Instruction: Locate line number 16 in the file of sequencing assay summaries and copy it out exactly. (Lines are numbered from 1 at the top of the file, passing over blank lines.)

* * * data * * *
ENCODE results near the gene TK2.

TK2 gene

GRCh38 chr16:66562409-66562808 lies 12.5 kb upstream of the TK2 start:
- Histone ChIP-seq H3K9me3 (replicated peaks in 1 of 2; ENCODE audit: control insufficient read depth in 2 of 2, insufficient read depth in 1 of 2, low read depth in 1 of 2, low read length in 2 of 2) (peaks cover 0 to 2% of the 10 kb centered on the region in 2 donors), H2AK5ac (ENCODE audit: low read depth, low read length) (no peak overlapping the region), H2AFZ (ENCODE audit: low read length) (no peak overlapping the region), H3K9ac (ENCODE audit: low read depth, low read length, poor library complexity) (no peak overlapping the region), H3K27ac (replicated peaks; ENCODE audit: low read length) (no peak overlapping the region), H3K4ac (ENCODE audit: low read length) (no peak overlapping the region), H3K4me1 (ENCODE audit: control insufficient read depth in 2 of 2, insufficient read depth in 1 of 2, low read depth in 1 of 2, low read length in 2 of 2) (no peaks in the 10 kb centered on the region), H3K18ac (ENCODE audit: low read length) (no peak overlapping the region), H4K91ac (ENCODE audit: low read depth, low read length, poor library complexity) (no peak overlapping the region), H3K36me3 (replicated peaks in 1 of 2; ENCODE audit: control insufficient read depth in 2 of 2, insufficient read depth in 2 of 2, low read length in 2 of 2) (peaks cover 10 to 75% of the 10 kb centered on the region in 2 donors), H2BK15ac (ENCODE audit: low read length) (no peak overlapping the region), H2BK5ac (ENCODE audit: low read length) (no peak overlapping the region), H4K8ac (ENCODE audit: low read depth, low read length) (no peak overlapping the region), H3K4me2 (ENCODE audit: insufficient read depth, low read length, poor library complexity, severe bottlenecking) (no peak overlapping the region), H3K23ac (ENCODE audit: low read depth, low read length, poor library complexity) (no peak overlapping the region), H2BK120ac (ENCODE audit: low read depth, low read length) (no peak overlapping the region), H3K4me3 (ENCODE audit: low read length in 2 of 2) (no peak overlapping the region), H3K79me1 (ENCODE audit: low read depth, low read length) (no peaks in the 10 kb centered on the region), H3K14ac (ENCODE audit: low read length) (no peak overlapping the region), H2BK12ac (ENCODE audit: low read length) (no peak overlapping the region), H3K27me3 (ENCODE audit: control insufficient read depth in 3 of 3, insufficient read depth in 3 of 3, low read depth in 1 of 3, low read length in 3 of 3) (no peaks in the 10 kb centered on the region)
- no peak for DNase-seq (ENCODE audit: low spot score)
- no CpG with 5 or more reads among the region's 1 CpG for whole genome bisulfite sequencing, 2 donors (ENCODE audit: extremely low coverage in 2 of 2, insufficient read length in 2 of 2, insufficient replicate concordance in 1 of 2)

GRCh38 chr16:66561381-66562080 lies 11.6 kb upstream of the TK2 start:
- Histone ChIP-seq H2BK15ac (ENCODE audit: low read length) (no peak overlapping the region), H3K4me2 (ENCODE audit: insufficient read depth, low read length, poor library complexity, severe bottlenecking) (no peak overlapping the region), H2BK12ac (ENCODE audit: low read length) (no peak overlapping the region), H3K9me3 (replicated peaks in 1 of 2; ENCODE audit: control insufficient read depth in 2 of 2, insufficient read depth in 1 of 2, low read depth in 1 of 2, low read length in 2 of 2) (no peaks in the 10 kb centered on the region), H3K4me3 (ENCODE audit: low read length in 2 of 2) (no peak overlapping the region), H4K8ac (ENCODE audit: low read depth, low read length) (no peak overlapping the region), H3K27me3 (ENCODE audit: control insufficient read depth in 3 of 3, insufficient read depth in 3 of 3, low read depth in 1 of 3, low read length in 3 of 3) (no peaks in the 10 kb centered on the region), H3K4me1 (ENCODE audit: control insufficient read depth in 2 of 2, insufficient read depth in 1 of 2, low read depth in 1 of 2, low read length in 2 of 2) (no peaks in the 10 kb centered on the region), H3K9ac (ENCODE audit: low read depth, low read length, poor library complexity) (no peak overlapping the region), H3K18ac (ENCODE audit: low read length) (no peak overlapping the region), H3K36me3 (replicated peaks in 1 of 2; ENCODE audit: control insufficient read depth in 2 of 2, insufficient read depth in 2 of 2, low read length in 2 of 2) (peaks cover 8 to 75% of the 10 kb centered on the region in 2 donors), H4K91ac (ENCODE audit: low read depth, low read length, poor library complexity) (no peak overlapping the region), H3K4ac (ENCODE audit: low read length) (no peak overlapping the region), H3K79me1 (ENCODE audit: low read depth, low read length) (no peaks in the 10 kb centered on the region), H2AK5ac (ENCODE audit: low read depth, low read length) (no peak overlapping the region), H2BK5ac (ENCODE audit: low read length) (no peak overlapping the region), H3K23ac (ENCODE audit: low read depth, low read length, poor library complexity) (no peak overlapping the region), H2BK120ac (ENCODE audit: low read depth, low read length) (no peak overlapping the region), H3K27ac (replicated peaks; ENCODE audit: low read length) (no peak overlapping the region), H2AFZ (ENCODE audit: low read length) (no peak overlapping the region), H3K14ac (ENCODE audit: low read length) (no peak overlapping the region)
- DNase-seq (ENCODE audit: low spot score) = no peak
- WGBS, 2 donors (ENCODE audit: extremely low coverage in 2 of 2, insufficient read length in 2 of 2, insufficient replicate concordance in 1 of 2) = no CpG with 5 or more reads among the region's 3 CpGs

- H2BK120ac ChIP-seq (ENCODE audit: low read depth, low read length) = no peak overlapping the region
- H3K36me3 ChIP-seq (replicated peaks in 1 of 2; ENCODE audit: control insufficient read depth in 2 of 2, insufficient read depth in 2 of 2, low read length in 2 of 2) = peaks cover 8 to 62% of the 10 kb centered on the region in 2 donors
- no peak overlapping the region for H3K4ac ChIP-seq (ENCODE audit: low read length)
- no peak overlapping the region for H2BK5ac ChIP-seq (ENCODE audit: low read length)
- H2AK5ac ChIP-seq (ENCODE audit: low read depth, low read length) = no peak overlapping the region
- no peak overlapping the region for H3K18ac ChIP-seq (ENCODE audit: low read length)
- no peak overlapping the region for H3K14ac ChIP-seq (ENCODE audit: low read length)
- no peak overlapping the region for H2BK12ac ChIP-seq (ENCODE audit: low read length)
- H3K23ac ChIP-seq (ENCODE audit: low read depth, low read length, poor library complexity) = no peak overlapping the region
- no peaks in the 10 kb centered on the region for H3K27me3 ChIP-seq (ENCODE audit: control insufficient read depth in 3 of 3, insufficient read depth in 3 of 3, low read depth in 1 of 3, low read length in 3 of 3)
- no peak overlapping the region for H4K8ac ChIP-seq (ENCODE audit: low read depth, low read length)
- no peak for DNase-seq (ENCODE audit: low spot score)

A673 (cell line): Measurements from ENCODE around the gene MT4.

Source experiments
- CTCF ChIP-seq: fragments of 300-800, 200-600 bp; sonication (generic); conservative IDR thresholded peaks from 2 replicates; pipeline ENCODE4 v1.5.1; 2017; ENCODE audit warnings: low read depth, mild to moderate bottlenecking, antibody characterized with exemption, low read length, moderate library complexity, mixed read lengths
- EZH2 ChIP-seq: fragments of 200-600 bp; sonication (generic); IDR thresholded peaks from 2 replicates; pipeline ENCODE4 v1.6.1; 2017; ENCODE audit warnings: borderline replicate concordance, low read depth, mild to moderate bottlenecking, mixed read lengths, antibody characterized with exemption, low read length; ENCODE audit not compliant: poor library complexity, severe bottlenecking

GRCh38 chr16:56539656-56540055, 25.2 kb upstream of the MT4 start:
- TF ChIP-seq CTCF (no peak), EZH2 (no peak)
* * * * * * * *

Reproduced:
- no peak overlapping the region for H3K18ac ChIP-seq (ENCODE audit: low read length)